In this section, I want to introduce and explain four emerging concepts and ideas: 15-minute city, hub and spoke city model, urban experimentation and platform-based mobility management, which, considered through systems thinking, may create avenues for sustainable future movement. 15-Minute City As places grow from villages to towns to cities, our ability to walk or bike from work or the shops to home becomes difficult. Cities grow at exponential rates and oftentimes the infrastructure cannot keep up7. Consequently, the premise behind the 15-minute city is to make amenities reachable by walking or cycling will significantly reduce reliance on road transport for long journeys across cities8. Examples of attempts to design 15-minute cities are visible in Barcelona with ‘superblocks’9 and recently the Parisian Mayor Anne Hidalgo announced plans to make some of the twenty arrondissements into trail 15-minute city venues10. Furthermore, Melbourne and Singapore have opted to include variations of the concept in future transport strategies11. An emphasis on active travel, as a zero-carbon transit mode, is undoubtedly a positive move for cities; however, given the post-war boom for motorways and road travel, most Western cities are not designed for the pedestrian. Does this mean building more places or retrofitting existing locations to suit? The former puts further short-term strain on the natural environment affecting climate resilience and species biodiversity whereas the latter will take considerable private investment, which affects the demographics of those who can benefit from this healthier style of urban living. These trade-offs recognise the contradictions we have dense human congregations and who benefits most from particular implementations. Nevertheless, the 15-minute city concept has an antecedence. Gated communities became a norm of suburbia after the intense period of highway development. While these communities appealed to a safer existence, they also sought to provide amenities within a local radius, allowing greater social cohesion within a smaller area12. Taking this concept forward to decarbonising mass movement leads to the next idea of the hub and spoke city model. Hub and Spoke City Model The history of urban transport governance shows a heavy reliance on national state support for decentralisation and connectivity. However, what the COVID-19 pandemic allowed was the acceleration of decentralisation as urban populations sought greater access to green space and nature during lockdowns13. The suburbanisation dynamic discussed above starts to take shape here; however, due to changing consumer values towards decarbonised living14, a new purpose can take form. This purpose could recognise the importance in supporting greater connectivity between urban-rural pathways and changes in education and governance required to undertake them. Looking at England, the economic cores of London, Birmingham and Manchester, control flows across different geographic regions of the country. The city-regions that surround them expand what is known as the city and create reliance on unsustainable modes of travel to get from one side to the other. Instead, focus on London as within the North and South Circular roads and create second-tier cities at strategic points in each compass direction, such as Maidstone, Crawley, Leatherhead, Reading, Watford, Harlow and Chelmsford. These second-tier cities can foster low-carbon infrastructural routes, which allow periphery populations to engage in specialised economies and community forms. Furthermore, to increase connectivity even more, third-tier cities can transform existing towns and villages into hubs for movement and connection, which may not otherwise occur. While what I have outlined above does already happen, the focus is often on the connections and relationship to the first-tier urban core. Here, what I’m proposing is while those connections are encouraged, there needs to be an emphasis in designing an internal lattice, which supports innovation and movement across smaller regions to support a decarbonised mass movement agenda. In turn, journeys to the bigger cities will be reduced, as we have seen over the course of the COVID-19 pandemic. This evolution in the way cities operate, govern and manage population flows allows for new regional partnerships that rely on forecasted demand and supply.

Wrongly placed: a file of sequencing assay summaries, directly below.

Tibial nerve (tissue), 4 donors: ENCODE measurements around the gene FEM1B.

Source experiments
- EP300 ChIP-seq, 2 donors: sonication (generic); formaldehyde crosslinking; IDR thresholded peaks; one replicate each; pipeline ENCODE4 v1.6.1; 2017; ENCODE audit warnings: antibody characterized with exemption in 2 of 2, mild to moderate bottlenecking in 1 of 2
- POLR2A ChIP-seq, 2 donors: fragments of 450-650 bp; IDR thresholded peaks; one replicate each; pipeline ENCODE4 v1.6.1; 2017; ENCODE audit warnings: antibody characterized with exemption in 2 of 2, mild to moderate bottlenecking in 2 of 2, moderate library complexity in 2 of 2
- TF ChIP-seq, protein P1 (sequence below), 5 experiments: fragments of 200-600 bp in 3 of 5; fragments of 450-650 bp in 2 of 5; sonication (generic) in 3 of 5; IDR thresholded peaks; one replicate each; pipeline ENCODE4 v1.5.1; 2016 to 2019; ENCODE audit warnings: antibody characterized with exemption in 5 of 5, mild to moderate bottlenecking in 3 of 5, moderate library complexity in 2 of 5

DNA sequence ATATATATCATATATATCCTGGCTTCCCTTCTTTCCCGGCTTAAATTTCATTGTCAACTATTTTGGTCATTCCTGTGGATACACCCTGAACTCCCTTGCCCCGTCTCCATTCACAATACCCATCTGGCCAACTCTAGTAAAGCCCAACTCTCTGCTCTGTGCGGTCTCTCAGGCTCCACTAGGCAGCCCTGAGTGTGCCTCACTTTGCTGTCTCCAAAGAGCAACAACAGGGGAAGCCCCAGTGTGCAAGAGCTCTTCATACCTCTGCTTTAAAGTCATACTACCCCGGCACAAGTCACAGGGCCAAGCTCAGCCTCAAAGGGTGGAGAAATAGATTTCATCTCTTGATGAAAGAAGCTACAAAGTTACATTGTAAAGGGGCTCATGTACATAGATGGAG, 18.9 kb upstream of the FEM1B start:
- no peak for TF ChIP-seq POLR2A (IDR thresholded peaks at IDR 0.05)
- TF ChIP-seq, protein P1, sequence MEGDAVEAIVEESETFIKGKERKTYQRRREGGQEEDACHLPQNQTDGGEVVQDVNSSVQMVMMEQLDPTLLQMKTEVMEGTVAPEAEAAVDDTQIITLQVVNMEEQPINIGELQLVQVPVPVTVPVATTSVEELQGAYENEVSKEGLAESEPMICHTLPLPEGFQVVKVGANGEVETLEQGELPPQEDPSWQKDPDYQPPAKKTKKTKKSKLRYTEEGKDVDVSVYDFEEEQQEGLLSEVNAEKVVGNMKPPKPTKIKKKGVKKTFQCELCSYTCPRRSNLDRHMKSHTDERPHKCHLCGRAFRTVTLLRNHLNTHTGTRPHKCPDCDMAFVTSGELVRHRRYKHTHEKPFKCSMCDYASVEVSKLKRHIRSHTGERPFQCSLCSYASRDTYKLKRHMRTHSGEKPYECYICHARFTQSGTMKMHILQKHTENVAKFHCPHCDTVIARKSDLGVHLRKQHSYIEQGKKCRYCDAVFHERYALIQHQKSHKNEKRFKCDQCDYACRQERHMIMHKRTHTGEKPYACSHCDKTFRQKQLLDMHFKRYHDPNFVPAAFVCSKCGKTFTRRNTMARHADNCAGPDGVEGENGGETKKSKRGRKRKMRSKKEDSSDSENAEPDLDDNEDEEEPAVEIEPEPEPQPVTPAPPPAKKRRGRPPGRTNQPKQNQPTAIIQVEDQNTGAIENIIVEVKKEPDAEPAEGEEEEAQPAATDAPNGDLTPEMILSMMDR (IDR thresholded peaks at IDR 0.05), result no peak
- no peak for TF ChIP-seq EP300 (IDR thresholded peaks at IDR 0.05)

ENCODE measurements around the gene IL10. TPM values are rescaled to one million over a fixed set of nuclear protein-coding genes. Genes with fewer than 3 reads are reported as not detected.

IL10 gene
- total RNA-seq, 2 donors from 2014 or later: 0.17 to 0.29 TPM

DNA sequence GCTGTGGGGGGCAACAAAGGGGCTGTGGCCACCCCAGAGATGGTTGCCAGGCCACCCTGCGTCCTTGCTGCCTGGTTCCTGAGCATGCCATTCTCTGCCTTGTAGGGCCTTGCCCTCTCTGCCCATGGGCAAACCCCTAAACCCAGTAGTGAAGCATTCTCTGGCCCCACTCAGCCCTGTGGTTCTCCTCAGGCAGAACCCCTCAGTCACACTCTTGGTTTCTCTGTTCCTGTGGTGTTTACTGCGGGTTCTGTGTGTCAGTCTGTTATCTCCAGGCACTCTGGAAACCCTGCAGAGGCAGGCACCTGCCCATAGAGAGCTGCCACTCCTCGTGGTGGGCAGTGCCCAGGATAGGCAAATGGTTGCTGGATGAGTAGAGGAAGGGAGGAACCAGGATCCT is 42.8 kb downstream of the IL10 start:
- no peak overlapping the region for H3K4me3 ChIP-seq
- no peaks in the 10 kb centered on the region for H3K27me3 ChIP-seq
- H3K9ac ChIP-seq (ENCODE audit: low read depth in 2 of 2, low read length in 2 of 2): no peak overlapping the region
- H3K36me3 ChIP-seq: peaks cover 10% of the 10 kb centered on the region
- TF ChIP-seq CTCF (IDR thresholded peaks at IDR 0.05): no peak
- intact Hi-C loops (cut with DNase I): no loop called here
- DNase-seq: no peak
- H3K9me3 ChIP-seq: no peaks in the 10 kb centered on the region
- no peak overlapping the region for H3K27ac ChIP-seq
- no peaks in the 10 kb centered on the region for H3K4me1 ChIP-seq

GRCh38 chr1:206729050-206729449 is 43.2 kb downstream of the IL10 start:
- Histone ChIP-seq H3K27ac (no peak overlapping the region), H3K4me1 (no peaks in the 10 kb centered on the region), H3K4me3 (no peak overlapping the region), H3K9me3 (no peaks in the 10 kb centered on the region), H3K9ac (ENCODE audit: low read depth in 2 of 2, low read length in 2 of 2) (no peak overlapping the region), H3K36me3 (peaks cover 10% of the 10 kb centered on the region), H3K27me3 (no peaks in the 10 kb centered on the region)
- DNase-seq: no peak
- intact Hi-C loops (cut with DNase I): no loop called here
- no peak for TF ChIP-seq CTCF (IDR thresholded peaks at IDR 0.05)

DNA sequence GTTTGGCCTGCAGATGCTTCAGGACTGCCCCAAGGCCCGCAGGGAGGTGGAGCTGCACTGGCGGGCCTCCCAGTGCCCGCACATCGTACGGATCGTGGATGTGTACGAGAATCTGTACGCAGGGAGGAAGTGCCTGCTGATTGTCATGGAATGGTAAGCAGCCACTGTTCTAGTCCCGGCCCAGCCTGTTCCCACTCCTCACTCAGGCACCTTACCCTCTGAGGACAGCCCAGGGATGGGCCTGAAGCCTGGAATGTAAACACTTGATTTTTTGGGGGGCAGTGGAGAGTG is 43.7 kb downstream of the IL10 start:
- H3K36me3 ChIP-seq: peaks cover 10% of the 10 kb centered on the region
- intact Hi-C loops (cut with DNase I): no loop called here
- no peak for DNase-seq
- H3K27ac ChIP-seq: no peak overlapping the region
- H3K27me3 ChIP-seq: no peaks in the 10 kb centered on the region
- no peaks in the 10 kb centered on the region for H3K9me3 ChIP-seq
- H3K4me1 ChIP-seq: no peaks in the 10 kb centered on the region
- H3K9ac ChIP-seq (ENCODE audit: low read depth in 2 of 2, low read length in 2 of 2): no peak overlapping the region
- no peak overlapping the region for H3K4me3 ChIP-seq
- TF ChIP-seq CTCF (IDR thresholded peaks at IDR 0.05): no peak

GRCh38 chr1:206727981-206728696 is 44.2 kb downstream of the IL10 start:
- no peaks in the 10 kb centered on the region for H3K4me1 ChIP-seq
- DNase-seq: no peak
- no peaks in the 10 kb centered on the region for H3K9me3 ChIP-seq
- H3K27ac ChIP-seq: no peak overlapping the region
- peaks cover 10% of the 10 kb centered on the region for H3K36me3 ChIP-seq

“However, the challenge here is to understand who or what is governing transport in these areas. Who provides the funding? What does management look like? How do you integrate between places? The answer to these questions relies on understanding the perspectives of existing governments, businesses, investors and the public. Subsequently, plans to design movement patterns within these second- or third-tier cities will be contextual to their own environments; therefore, urban experiments have become popular instruments to test implementations before introducing them to the public domain.”